The IEA’s latest 5-year forecasts indicate that almost 165 GW of renewables generation capacity came on line in 2016, largely as a result of booming solar PV deployment around the world, driven by sharp cost reductions and policy support. Staff report
The 165 GW of renewables capacity that came on line in 2016 was a new record, largely due to a very strong solar PV market, especially in China, according to the International Energy Agency’s just-published analysis and forcast, Renewables 2017. Renewables accounted for almost two-thirds of net new power capacity worldwide, and was marked out by booming solar PV deployment around the world, driven by significant cost reductions and policy support. Last year, new solar PV capacity grew by 50% globally, reaching over 74 GW, with China accounting for almost half of this expansion. For the first time, solar PV additions rose faster than any other fuel, exceeding the net growth in coal.
This deployment was accompanied by the announcement of record-low auction prices as low as 3 cents per kWh, recorded in a variety of places, including India, the United Arab Emirates, Mexico and Chile. These contract prices for solar PV and wind power purchase agreements are increasingly comparable with or lower than the generation cost of newly built gas and coal power plants.
A new age of the sun
This record performance in 2016 forms the bedrock of the IEA’s electricity forecast, which sees continued strong growth through to 2022, with renewable electricity capacity forecast to expand by over 920 GW, an increase of 43%. This year’s renewable forecast is 12% higher than last year, thanks mostly to solar PV upward revisions in China and India.
For the next five years, solar PV will provide the largest annual capacity additions for renewables, well above wind and hydro. This marks a turning point and underpins the IEA’s more optimistic solar PV forecast which is revised up by over one-third compared to last year’s report. This revision is driven by continuous technology cost reductions and unprecedented market dynamics in China as a consequence of policy changes. Under its accelerated case – where government policy lifts barriers to growth – IEA analysis finds that renewable capacity growth could be boosted by another 30%, totalling an extra 1150 GW by 2022, and led by China.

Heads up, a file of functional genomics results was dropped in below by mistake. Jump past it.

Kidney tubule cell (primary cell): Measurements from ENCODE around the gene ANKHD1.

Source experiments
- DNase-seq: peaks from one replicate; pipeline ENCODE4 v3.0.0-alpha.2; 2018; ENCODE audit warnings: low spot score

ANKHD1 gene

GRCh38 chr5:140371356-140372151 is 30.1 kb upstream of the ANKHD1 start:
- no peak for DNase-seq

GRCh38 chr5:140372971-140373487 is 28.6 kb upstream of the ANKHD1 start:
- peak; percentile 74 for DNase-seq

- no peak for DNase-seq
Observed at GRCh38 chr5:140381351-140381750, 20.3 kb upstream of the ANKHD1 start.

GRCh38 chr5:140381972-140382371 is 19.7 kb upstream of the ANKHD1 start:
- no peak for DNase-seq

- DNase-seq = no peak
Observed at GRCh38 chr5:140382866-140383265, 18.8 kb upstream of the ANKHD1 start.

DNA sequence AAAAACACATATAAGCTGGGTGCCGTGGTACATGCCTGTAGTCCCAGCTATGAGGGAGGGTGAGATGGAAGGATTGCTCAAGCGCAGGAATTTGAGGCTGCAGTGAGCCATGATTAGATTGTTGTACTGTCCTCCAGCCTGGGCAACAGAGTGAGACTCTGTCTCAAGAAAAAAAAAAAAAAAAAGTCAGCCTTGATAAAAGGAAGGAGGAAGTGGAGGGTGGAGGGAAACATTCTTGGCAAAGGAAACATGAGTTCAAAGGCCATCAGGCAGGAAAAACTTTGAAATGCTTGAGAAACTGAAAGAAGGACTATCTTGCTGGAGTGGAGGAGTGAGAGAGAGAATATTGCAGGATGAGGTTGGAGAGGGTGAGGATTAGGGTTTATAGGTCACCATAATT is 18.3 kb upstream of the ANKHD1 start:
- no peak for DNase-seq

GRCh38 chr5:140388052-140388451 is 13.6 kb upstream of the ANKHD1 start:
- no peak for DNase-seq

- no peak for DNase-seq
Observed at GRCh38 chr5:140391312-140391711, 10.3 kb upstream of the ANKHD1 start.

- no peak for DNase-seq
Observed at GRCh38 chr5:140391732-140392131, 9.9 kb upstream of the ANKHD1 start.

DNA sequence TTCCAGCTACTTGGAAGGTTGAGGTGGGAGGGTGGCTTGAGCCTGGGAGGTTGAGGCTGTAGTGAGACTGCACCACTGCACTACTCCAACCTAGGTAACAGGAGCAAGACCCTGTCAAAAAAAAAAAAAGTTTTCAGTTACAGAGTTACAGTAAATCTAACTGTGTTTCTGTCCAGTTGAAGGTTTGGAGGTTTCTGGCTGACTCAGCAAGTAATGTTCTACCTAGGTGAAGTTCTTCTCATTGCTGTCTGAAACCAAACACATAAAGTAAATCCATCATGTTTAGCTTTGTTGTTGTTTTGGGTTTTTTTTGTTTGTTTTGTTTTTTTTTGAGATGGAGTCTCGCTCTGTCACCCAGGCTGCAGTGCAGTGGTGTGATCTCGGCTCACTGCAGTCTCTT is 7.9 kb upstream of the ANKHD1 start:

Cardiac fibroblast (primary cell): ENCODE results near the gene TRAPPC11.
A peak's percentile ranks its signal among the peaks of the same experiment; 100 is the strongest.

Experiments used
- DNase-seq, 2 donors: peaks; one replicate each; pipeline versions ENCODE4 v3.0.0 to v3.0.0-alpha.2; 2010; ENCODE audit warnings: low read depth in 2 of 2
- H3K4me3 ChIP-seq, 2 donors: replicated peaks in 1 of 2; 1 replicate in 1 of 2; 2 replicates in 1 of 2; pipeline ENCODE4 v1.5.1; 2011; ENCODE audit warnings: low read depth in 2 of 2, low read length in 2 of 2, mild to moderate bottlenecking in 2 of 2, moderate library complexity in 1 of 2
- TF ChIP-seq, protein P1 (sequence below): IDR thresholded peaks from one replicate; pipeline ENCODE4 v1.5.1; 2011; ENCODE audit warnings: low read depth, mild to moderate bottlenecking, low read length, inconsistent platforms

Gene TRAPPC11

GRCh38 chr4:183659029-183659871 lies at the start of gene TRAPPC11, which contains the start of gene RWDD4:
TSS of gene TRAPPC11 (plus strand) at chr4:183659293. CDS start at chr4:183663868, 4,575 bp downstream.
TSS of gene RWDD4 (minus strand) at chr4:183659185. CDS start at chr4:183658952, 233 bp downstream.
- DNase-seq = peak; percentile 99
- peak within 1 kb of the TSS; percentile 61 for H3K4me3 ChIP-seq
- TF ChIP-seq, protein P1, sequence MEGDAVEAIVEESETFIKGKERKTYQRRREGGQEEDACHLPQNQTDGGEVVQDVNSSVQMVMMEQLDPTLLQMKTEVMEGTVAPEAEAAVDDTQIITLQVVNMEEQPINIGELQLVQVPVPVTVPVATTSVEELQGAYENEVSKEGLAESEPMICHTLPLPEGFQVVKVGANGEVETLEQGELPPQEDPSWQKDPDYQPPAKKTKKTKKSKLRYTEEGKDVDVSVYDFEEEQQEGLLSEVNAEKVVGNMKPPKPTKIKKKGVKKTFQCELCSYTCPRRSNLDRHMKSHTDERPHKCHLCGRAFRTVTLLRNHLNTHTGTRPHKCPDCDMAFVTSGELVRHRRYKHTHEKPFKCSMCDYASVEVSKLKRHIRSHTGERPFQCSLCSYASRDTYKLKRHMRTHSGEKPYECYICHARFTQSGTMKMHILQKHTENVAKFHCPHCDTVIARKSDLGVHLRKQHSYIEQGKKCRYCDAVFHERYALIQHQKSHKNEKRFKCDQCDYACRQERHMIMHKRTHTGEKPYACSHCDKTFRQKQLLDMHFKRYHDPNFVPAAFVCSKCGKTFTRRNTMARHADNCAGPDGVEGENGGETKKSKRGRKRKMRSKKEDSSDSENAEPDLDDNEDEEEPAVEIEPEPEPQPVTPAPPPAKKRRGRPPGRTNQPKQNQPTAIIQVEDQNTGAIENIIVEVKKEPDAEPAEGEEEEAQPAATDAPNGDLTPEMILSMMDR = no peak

Three countries will account for two thirds of global renewable expansion to 2022, China, the USA and India. China is the undisputed renewable growth leader, responsible for over 40% of global renewable capacity growth, largely driven by concerns about air pollution and capacity targets that were outlined in the country’s 13th five-year plan to 2020. In fact, China has already exceeded its 2020 solar PV target, and is likely to exceed its wind target in 2019.
Despite policy uncertainty, the United States remains the second- largest growth market for renewables. The main drivers remain strong for new onshore wind and solar – multi-year federal tax incentives combined with renewable portfolio standards as well as state-level policies for distributed solar PV. But the current uncertainty over proposed federal tax reforms, international trade, and energy policies could have implications for the relative economics of renewables and alter their expansion over the forecast period.
India’s moves to address the financial health of its utilities and tackle grid-integration issues drive a more optimistic forecast. India is expected to more than double its current renewable electricity capacity by 2022, a higher growth rate than the EU. Solar PV and wind together represent 90% of India’s capacity growth. Auctions yielded some of the world’s lowest prices for both technologies.
In the European Union, renewable growth over the forecast period is 40% lower compared with the previous five-year period. Overall, weaker electricity demand, overcapacity, and limited visibility on some forthcoming auction capacity volumes remain as challenges to renewable growth. Policy uncertainty beyond 2020 remains high.
Asia and sub-Saharan Africa
For the first time, Renewables 2017 tracks off-grid solar PV applications more closely in developing Asia and sub Saharan Africa. Over the forecast period, off-grid capacity in these regions will almost triple – reaching over 3 000 MW in 2022 – from industrial applications, solar home systems (SHSs), and mini-grids driven by government electrification programmes, and private sector investments.